Every formulation is 100% transparent. There are no proprietary blends, for example, and everything is naturally sweetened and flavored. So that means no artificial sweeteners, no artificial food dyes, which may not be as dangerous as some people would have you believe. But there is good evidence to suggest that having many servings of artificial sweeteners, in particular every day for long periods of time may not be the best for your health.
So while you don’t. Pills, powders, and potions to get into great shape. And frankly, most of them are virtually useless. There are natural ingredients that can help you lose fat, build muscle, and get healthy faster, and you will find the best of them in legion’s products. To check out everything we have to offer, including protein powders and bars, pre-workout and post-workout supplements, fat burners, multivitamins, joint support, and more.
Head over to by legion.com/mike. That’s B U Y L E G I O n.com/mike. And just to show you how much I appreciate my podcast peeps, use the coupon code MFL checkout and you will save 20% on your entire first. All right. Let’s start with the highlight reel from the interview I did with Curtis Frank on the science of controlling your appetite.
When it comes to how your diet affects appetite, there are two main factors that are important. One of them is a sort of balance between the intake of fats versus carbohydrates and how they interact with your own biology. It’s gonna be different for each person, but the other factor is more of a mechanical fiber based one when it comes to the fat and carbohydrate balance.
There are some people who can handle carbohydrates very well. They tend to be younger, more athletic, and I don’t really think there’s a major genetic connection. It tends to be just people who ate a lot of carbs in the past and were always very athletic and they were never actually fat at any point in their entire lives.
And what do you mean by handling carbohydrate? So the hormone insulin that is secreted when you ingest carbohydrates actually suppresses appetite. A lot of people don’t really know this because every time insulin comes up with a conversation, it’s always the negative effects of insulin, but every hormone has positive and negative effects, and insulin is an appetite suppressant that increases cognition.
So it’s pretty bloody cool. The thing is, if you can’t handle carbohydrates well, you become insulin desensitized, which means that the positive effects of insulin are blunted, so it’s not able to suppress appetite as much. It’s not able to increase cognition as much. So when you eat a bit of carbohydrates, your body only gets.
Let’s say half the stimuli from that. So then your body assumes we only ate half as much carbohydrates as you needed. We need to eat a bit more to get the full stimuli so you end up eating double the imagine carbohydrates. These are the type of people who do well on a ketogenic diet because they just eliminate carbs from the entire equation.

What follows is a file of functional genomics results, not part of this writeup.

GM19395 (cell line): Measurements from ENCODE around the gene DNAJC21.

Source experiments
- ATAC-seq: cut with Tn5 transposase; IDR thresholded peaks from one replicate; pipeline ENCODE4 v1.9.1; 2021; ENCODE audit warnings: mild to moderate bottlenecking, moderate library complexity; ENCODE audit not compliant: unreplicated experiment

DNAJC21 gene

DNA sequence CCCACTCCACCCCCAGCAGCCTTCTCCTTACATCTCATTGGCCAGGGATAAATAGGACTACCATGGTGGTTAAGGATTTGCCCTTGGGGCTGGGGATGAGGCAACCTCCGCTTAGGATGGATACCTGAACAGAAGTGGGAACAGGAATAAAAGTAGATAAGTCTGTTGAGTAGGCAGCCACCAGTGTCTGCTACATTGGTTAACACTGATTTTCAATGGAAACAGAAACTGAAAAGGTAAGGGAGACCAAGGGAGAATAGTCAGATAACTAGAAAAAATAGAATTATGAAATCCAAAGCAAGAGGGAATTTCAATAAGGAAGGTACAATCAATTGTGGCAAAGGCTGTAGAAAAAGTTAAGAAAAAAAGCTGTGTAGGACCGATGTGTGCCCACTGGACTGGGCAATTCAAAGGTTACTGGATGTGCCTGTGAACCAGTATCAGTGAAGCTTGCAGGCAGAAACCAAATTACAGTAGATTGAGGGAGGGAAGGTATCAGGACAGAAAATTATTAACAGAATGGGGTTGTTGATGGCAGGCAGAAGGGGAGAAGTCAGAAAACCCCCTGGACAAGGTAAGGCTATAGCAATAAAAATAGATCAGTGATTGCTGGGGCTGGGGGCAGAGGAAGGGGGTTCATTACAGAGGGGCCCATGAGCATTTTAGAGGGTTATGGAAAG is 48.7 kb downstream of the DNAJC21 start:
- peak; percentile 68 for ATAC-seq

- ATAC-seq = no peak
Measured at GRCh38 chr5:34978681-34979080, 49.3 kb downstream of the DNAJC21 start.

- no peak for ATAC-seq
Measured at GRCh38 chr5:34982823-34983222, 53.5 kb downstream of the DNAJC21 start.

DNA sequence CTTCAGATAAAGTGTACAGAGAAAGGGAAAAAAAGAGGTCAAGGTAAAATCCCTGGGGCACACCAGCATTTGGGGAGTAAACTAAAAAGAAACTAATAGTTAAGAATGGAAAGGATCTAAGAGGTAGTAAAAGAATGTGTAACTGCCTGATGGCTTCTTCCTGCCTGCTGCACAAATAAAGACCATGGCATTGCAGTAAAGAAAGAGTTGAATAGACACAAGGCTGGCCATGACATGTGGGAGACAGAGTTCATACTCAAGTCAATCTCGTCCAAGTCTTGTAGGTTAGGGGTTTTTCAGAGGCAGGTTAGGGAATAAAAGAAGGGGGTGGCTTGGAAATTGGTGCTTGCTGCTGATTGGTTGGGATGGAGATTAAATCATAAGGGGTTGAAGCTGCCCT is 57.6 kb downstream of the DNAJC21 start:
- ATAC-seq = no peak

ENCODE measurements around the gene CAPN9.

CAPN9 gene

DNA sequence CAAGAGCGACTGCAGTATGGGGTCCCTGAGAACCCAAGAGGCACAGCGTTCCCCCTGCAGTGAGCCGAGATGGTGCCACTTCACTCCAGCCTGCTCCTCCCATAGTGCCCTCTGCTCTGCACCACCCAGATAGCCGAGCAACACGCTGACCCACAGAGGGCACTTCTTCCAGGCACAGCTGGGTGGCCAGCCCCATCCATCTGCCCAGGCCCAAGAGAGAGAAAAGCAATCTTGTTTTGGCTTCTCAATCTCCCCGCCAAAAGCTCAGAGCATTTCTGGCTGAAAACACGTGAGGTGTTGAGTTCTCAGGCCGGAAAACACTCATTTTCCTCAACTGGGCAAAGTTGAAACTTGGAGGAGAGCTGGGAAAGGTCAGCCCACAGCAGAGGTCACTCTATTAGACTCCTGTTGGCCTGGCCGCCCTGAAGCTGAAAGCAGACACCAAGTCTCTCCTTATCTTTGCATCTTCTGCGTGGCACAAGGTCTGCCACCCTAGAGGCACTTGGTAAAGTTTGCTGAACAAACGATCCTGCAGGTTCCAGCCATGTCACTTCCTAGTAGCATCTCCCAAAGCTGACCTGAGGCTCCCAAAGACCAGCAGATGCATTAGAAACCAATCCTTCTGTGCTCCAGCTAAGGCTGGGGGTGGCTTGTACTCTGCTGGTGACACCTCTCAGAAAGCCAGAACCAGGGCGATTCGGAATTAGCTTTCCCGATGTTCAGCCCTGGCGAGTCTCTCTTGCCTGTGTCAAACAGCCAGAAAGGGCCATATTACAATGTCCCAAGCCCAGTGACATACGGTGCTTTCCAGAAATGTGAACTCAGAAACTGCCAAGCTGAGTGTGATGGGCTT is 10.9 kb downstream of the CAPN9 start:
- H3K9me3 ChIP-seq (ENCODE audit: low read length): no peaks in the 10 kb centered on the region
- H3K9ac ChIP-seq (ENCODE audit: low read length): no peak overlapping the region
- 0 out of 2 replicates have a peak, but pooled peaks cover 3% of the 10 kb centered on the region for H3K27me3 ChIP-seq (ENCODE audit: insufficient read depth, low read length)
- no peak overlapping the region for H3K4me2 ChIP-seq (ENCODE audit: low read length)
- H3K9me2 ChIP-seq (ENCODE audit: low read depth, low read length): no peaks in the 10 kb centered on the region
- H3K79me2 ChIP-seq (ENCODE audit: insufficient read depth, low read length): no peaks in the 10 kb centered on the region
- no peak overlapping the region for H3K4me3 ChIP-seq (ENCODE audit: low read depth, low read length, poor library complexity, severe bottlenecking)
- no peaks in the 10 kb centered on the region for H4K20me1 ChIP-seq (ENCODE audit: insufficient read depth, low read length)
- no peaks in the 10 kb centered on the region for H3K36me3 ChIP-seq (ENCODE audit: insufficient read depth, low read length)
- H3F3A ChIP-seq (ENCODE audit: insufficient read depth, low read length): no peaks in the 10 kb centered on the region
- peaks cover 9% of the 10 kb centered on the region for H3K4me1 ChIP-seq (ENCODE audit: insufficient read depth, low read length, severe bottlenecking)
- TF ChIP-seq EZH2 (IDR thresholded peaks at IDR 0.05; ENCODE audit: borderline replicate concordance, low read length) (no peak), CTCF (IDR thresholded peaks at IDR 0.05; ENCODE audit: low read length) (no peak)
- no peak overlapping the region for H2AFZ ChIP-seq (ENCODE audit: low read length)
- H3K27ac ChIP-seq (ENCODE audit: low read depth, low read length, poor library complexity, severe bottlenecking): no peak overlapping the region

But for people who this does not exemplify, they can eat carbs just fine and have no problems with appetite or anything. And what are some of the symptoms? So if someone’s listening wondering, Do I do well with carbs or not do well, I’m not sure. What are some of the. What happens? Let’s say you have a problem with insulin sensitivity, or you have somebody who has lower insulin sensitivity and they eat, let’s say it’s a decent amount of carbs.
Let’s say it’s 80, a hundred grams of carbs. How might they experience that, especially after the meal versus somebody with high good insulin sensitivity? The major factor would be, Blood sugar levels. If you are the type of person who can eat either a small or large amount of carbohydrates and not feel any different, like you just feel normal, then you probably have good insulin sensitivity.
But if you eat a small amount of carbohydrates, then you’re fine, but you eat a large amount of carbohydrates and all of a sudden you go like from a bloated to a highly energetic state to a very lethargic downstate, and you have that big old curve of energized to lethargic, to energized, to lethargic.
That is completely based on when you eat carbs. That is the major sign of you probably not handling carbohydrates all that well. And I guess another one would just be if you were to have a meal that has X amount of calories, let’s say 500, and the protein is kept static. If you were to have a meal that has fats or you would have a meal that have carbs alongside the protein, of course, and they’re both equally satiating, like they both fill you up the same.
You’re probably good on the insulin sensitivity, but if the meal with fats fills you up, but the meal with carbohydrates actually makes you a bit more hungry, makes you want more, then that’s probably a sign that you’re not the best at insulin. So what else can people do to reduce their appetite while cutting?
Beyond the whole like finding the macronutrient that works for you and focusing on the bulk in your diet and then drinking water. Yeah, I think that’s a good tip. I think that’s that should be highlighted that people, if you do have appetite problems while cutting, if you do tend to be hungry, and if it is at a level where it’s annoying, then doing that test that Curtis was talking about earlier would make sense to find out.